The boat is sliding through the narrows between Dartmouth Castle to starboard and Kingswear Castle to port. The river Dart and its bustling towns and thatched villages are falling astern. The view ahead is the mainsail and the genoa, goosewinged to the northerly breeze, and beyond them the horizon.
The ebb is slapping at a red buoy on the starboard bow. Four miles beyond it is another red can, and beyond it the white pillar of Start Point light. Keep well off – beyond and inshore of the second buoy the tide is ripping across shallows. The point comes abeam, dizzy against the clouds. Helm down, sheet in. The boat heels, lifting to a long swell. Off the port bow the horizon is no longer calm and respectable Lyme Bay, but hard blue Atlantic. The cliffs creep by.
The forecast says northerlies – offshore, nothing more strenuous than a reach on this passage. Salcombe is up there, protected by a bar lethal at low water in a big sea - a tidy town, fish and chips, posh soap and souvenirs, charming beaches for the children and a river snaking into the Devon hills. Highly attractive; but today's passage plan is for Cawsand Bay.
The shore ticks by: the grim reddish cliffs of Bolt Head and Bolt Tail, then Bigbury Bay and the river Avon, shoal draft boats only; then the river Yealm, beachless and beautiful, but full of boats in the season. The last crumb of sun sinks into the sea, and there is the Eddystone flashing white just above the horizon. Ahead and to starboard the sky is full of the dirty red glow of Plymouth. The wind has stayed in the north, bless it. We hurdle the swell full and by, nicely heeled as the stars pop out above the masthead trilight.
We have sailed thirty miles, and the day is beginning to feel long. Plymouth bay opens up, a blaze of lights to starboard, marinas and Navy and the river Tamar winding north between its ancient quays and oakwoods. Then there on the port bow is the green wink of the Knap buoy, and ahead the lights of Kingsand, with Cawsand Bay tucked under its lee. Into the bay. Go head to wind. Down goes the anchor. The breeze is showing signs of backing. Fingers crossed for tomorrow.
Morning. The sky is blue, with white fluffs of cloud. It is still early in the year, but swim, shiver, breakfast. The wind, definitely northwest now, clears the bacon smoke. Falmouth would be possible at a pinch. But Falmouth is forty miles in a straight line, and if the wind backs further, as it almost certainly will, it will be a beat. The rule of four says never sail with more than four people for more than four hours in more than force four. It will be four hours to Fowey. Right. Fowey it is; early, with time to explore upriver, avoiding the vast china-clay ships, and tie up on the pontoon in Mixtow Pill.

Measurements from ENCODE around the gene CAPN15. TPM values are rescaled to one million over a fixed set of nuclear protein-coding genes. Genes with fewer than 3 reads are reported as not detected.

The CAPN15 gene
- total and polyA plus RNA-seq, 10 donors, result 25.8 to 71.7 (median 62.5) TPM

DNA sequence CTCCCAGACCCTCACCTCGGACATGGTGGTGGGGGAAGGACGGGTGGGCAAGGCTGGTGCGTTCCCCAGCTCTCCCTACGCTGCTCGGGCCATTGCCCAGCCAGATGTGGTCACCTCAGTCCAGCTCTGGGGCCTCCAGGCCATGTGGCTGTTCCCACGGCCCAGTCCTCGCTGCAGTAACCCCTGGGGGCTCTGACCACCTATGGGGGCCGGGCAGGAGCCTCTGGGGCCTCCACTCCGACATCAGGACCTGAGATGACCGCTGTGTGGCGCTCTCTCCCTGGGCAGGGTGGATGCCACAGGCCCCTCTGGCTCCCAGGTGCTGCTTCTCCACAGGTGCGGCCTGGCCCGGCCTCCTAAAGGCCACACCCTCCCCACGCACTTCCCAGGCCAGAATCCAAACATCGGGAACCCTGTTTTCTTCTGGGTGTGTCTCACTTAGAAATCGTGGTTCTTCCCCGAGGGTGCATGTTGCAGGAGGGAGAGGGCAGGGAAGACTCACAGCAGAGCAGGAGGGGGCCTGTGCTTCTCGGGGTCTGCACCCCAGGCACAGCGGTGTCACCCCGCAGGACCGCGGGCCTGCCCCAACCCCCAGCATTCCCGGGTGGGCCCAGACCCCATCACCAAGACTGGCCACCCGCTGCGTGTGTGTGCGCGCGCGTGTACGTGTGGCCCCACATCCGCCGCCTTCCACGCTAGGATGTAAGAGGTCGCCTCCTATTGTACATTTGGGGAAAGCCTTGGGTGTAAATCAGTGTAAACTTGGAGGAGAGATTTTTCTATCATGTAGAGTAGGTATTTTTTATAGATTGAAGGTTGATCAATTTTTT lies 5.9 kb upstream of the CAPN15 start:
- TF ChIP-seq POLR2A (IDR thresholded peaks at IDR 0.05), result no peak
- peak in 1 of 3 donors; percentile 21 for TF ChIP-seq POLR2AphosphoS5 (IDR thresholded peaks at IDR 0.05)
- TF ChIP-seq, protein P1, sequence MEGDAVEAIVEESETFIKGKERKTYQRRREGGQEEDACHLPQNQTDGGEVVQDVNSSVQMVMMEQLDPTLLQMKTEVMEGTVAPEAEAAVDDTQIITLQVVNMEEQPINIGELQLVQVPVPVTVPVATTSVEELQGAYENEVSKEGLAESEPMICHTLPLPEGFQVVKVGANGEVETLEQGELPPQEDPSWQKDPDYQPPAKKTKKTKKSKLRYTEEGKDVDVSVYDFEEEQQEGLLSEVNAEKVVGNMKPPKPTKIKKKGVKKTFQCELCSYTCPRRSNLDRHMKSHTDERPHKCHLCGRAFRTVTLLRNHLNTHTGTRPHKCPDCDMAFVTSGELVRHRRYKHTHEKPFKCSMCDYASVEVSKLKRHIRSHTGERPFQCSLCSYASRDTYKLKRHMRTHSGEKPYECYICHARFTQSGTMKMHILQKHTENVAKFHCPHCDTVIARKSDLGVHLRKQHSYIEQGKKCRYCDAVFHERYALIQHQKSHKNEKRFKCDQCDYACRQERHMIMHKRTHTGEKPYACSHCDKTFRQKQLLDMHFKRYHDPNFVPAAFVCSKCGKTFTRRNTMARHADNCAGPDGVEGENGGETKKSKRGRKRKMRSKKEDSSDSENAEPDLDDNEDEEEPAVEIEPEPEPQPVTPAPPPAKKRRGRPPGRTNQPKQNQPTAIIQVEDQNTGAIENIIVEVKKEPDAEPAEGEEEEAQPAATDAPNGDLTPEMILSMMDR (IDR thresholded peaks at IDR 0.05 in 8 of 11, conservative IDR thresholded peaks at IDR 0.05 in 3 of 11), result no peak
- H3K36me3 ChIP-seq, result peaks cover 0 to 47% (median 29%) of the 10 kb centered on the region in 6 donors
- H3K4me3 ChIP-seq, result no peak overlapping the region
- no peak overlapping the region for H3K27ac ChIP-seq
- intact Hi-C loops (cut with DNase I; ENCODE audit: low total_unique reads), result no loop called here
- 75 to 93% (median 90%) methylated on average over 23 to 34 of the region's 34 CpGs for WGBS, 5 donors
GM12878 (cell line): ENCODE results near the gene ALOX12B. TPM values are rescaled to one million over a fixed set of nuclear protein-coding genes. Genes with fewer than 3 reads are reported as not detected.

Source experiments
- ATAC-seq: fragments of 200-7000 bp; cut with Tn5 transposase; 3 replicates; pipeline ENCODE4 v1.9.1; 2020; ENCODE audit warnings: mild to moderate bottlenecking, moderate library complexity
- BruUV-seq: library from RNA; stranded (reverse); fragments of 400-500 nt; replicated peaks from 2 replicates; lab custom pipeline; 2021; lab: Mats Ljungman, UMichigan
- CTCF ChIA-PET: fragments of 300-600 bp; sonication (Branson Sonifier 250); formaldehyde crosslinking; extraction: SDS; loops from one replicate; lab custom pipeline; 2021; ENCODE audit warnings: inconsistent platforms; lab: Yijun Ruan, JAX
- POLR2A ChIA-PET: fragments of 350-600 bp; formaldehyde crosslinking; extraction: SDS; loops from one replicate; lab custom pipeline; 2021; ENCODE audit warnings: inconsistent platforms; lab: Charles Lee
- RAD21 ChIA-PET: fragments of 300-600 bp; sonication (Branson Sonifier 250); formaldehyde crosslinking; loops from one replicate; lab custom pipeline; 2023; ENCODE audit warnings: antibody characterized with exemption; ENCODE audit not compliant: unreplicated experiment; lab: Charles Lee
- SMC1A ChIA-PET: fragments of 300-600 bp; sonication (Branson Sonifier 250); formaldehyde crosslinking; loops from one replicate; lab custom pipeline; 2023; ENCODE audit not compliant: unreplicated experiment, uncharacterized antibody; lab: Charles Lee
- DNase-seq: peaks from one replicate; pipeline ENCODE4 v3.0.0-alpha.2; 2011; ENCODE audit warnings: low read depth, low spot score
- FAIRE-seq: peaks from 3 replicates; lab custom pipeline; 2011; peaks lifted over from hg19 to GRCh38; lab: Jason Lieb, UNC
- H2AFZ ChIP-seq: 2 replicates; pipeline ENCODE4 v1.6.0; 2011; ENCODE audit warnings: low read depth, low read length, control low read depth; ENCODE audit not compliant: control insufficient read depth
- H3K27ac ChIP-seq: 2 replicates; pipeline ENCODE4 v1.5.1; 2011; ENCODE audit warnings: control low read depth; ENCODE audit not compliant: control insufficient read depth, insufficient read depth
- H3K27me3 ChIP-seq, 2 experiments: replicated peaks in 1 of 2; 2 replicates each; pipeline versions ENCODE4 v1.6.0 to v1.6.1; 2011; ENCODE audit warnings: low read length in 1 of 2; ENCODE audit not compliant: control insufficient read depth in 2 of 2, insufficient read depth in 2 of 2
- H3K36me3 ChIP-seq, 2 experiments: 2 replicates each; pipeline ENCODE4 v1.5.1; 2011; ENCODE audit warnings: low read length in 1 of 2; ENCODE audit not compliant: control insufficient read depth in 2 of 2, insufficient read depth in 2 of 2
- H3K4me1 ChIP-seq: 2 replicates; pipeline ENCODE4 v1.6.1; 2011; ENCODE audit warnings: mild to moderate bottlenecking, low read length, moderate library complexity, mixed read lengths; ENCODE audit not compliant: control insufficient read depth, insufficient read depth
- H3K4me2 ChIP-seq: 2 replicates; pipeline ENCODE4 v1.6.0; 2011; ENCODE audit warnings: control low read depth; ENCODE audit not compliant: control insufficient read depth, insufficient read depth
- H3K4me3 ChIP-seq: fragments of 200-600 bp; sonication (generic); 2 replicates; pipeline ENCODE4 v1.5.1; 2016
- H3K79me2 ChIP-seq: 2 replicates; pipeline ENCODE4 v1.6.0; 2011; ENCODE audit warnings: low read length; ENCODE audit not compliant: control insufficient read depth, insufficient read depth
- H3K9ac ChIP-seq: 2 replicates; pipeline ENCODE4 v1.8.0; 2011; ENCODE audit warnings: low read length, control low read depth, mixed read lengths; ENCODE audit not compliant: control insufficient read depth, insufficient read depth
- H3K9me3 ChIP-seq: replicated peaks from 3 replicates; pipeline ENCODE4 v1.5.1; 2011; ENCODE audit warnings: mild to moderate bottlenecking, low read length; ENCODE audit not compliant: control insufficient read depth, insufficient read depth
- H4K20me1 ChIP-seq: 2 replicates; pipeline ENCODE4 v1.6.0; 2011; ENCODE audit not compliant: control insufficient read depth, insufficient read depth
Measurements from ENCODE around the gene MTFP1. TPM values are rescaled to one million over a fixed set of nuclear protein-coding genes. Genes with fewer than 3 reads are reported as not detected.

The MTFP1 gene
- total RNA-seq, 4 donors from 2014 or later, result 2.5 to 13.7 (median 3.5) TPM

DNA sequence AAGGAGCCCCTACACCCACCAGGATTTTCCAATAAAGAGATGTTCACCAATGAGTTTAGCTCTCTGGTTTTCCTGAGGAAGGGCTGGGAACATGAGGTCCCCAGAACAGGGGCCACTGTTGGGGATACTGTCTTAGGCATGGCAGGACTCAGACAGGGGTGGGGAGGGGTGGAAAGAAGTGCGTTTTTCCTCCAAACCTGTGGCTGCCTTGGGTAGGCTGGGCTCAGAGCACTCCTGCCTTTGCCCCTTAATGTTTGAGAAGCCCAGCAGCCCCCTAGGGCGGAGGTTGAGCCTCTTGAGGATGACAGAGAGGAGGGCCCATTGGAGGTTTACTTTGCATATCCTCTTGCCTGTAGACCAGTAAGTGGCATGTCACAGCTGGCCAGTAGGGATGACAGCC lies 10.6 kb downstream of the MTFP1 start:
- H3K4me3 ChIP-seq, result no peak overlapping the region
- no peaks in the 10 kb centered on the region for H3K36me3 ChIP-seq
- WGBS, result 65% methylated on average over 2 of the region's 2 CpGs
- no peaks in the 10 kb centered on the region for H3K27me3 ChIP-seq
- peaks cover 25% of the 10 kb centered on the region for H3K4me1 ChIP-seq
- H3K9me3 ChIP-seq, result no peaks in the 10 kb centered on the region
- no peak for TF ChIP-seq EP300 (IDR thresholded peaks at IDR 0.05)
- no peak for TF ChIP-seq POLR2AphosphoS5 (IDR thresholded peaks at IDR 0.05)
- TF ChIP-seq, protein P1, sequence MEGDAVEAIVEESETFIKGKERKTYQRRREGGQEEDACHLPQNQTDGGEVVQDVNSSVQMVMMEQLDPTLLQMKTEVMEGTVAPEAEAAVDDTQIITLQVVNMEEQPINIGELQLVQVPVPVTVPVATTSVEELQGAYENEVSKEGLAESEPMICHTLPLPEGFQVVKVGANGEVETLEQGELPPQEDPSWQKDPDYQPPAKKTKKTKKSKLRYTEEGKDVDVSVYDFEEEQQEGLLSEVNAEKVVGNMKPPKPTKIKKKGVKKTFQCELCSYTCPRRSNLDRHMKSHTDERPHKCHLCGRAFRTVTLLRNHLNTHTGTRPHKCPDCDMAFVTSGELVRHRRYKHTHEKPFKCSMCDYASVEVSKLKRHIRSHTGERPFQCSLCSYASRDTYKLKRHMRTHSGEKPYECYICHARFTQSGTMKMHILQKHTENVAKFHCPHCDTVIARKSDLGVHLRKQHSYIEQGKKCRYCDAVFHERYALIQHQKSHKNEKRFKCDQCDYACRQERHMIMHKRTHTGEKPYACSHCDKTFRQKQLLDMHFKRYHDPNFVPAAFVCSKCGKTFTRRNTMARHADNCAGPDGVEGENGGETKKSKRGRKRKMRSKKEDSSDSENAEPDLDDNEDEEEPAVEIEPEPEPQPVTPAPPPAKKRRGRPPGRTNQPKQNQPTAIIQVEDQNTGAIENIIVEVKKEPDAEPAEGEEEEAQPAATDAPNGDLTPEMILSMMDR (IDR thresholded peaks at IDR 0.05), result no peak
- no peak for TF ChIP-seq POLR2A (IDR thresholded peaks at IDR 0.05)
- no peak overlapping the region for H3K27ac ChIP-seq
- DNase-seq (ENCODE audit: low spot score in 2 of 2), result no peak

Fowey to Falmouth is not necessarily a picnic; but sailing to windward is said to be good for the soul, and when the soul has had enough there is always the engine. Still, it is a relief late next day to motor past Pendennis Castle into Carrick Roads and the great sunken valley of the Fal: ancient towns, stately houses, beautiful villages, luxurious hotels, wild creeks winding into thick green nowheres swarming with birds. You could stay here a month – a lifetime – exploring mudbanks and oysters and superyachts, or gliding up the Helford River past National Trust gardens and Luke Powell pilot cutters.
Enough of beautiful inlets, though. It is time for a close, cynical look at the forecast. If it suits – and only if it suits – take a deep breath and fill up with fuel and water in Falmouth Haven. Then slide south past the tolling of the Manacles buoy, and set the nose for the Lizard, the vast horizon, and beyond it the green-and-silver jewels of Scilly.
For more adventures, join Sam as he recalls the sights from his first exploration of this series, the Bristol Channel from Cornwall to Wales.
To discover more advice, top tips, and information for your next trip visit our cruising hub.